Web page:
Paperback Riders at the pictures.
If, as I do, you love the American cinema of the 70s then you may not want to read this book, you may not even want to read this article. That said don’t let me put you right off, but be warned the magic will be severely tarnished!
Peter Biskind is a writer whose published work looks mainly at the film industry, ‘Easy Riders, Raging Bulls – How the Sex ‘n’ Drugs ‘n’ Rock ‘n’ Roll Generation Saved Hollywood’, was first published in 1998 and is considered by such as Esquire magazine to be, ‘The seminal account of one of the strangest most exciting decades in American cinema history’. However if there’s another view to consider then it might be that of The Times which refers to the fact that the book is, ‘Brimming with snippets of very juicy gossip’.
Now I think that’s meant to be a recommendation – but in my view, it’s where eventually the book and the author go wrong. Much of the text revolves around remarkably similar tales of excess, which are piled on top of each other to the point of ennui – and somehow the feeling is that the author revels in it all. The nadir is reached with the explicit and sickening details of the murder of Dorothy Stratten, Peter Bogdanovich’s then-partner, by her ex-lover. It adds nothing to the story of the, ‘New Hollywood’, and doesn’t really tell us a great deal about a very sick minded man – a murderer who killed himself soon after the deed.
What will hit you – hard – is how it could possibly have been that such a bunch of fuck ups – and such a crude phrase seems like the only appropriate one – could produce so much great art. It says something when serial non-monogamist Warren Beatty is one of only a couple of people who seem to shine – well perhaps glimmer – as being without the worst traits of their contemporaries. The other is Steven Spielberg and it’s interesting that whilst his peers were seen to fade out of sight as the 70s ended – that he just went on to bigger and ‘better’ things, he thrived perhaps even defined the ensuing era of blockbusting spectacle. The 70s was a short period with its focus on ‘art’ (of a sort), explicit sex and violence, and experiments in social commentary and the process of film making which blew away the old accepted ideas and restraints – at least for a while.
This quote courtesy of Wikipedia offers a slightly revisionist view,
‘The New Hollywood was not without criticism, as in a Los Angeles Times article film critic Manohla Dargis described it as the “halcyon age” of the decade’s film-making, that “was less revolution than business as usual, with rebel hype”. She also pointed out in her NY Times article that New Hollywood enthusiasts insist this was “when American movies grew up (or at least starred under-dressed actresses); when directors did what they wanted (or at least were transformed into brands); when creativity ruled (or at least ran gloriously amok, albeit often on the studio’s dime)’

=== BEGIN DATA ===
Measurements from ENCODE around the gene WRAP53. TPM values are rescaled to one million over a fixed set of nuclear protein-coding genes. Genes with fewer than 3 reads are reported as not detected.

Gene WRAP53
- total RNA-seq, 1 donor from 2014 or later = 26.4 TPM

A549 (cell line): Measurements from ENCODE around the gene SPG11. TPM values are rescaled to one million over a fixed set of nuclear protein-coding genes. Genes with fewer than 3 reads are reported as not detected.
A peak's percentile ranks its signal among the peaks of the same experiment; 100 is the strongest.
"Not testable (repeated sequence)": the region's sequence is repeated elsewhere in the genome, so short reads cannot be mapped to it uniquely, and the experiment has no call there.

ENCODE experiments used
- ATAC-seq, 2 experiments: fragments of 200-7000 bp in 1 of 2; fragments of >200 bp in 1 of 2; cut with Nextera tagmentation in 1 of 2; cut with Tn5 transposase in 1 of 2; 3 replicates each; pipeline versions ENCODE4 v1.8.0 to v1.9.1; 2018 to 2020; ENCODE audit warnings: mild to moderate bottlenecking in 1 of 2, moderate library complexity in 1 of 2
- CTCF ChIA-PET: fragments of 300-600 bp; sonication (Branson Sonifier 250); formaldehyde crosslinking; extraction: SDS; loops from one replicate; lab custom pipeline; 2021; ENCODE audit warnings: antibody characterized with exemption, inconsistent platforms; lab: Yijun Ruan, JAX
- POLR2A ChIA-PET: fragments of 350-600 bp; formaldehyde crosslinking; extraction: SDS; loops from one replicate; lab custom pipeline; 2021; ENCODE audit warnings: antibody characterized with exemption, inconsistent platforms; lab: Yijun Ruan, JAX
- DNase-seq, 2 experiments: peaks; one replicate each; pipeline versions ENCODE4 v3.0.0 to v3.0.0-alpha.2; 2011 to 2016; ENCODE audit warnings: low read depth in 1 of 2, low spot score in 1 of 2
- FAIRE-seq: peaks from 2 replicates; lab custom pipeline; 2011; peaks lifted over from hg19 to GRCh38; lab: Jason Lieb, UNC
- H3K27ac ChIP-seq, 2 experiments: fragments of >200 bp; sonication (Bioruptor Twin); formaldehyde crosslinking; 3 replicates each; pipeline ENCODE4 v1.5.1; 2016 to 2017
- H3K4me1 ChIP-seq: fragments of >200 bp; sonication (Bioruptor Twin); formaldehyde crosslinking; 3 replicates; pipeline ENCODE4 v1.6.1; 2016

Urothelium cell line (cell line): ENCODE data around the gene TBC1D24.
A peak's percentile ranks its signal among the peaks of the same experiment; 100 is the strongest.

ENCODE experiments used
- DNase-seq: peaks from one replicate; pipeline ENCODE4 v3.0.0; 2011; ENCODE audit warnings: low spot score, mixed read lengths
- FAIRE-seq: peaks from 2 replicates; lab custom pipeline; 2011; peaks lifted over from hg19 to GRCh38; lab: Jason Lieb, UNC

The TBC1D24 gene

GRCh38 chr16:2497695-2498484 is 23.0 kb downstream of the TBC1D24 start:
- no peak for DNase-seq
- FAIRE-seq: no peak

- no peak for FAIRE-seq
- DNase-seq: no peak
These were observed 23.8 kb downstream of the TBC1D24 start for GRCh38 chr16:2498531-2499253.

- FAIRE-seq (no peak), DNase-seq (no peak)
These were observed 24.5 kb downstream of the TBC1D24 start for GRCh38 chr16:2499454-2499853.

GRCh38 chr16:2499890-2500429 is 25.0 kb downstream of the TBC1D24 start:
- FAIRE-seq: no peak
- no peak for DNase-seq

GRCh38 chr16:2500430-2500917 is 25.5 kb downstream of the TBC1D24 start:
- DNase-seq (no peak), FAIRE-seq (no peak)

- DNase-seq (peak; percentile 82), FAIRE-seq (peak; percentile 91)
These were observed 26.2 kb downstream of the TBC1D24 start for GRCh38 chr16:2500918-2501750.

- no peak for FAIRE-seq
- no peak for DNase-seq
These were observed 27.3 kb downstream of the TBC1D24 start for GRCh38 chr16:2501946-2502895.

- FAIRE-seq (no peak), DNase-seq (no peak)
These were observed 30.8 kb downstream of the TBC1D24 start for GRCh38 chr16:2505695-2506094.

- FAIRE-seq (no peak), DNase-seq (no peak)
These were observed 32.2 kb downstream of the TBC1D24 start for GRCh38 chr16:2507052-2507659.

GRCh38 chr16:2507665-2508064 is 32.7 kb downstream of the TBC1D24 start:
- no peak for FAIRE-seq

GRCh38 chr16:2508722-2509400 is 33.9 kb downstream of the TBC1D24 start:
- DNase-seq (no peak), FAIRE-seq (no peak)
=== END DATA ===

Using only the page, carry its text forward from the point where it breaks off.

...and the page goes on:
Biskind’s central premise is right to a degree but his difficulty is in trying to tie so many loose ends into one coherence, which is just not possible. Time has also betrayed him and whereas Scorsese had his hard times his career did not end with, ‘Raging Bull’, and films such as, ‘Good Fellas’, ‘Gangs of New York’, ‘The Departed’, and, ‘The Irishman’, are only a few of his post-1980’s works that have done nothing to diminish his reputation. After, ‘Raging Bull’, it was probably not until 1986 and, ‘The Colour of Money’, that he really found his feet again – but find them he did. Even Dennis Hopper went on to have a career after the 70’s proving if nothing else that pretty much anyone was redeemable. Terence Malick came good again after a long absence and, though Altman’s career was hard to encapsulate in a phrase, he was making the nominated, ‘Gosford Park’, in 2001. True enough though, some others disappeared without trace or in Hal Ashby’s case suffered an early death.
This book is so named because in the author’s view the era under discussion started and ended with two films – ‘Easy Rider’ and ‘Raging Bull’. In fact, there was another significant work and that was, ‘Bonnie and Clyde’, directed by Arthur Penn which in terms of its amoral celebration of two anti-social law-breaking anti-heroes with some strange sexual overtones, was another mould breaker – not to mention the final scene in which the two die the most extended and balletic of deaths. The film was much derided by the Hollywood moguls but went on to do great business and become something of a modern classic. The fact that it made $70 million on a $2.5 million budget did no harm whatsoever for its industry reputation.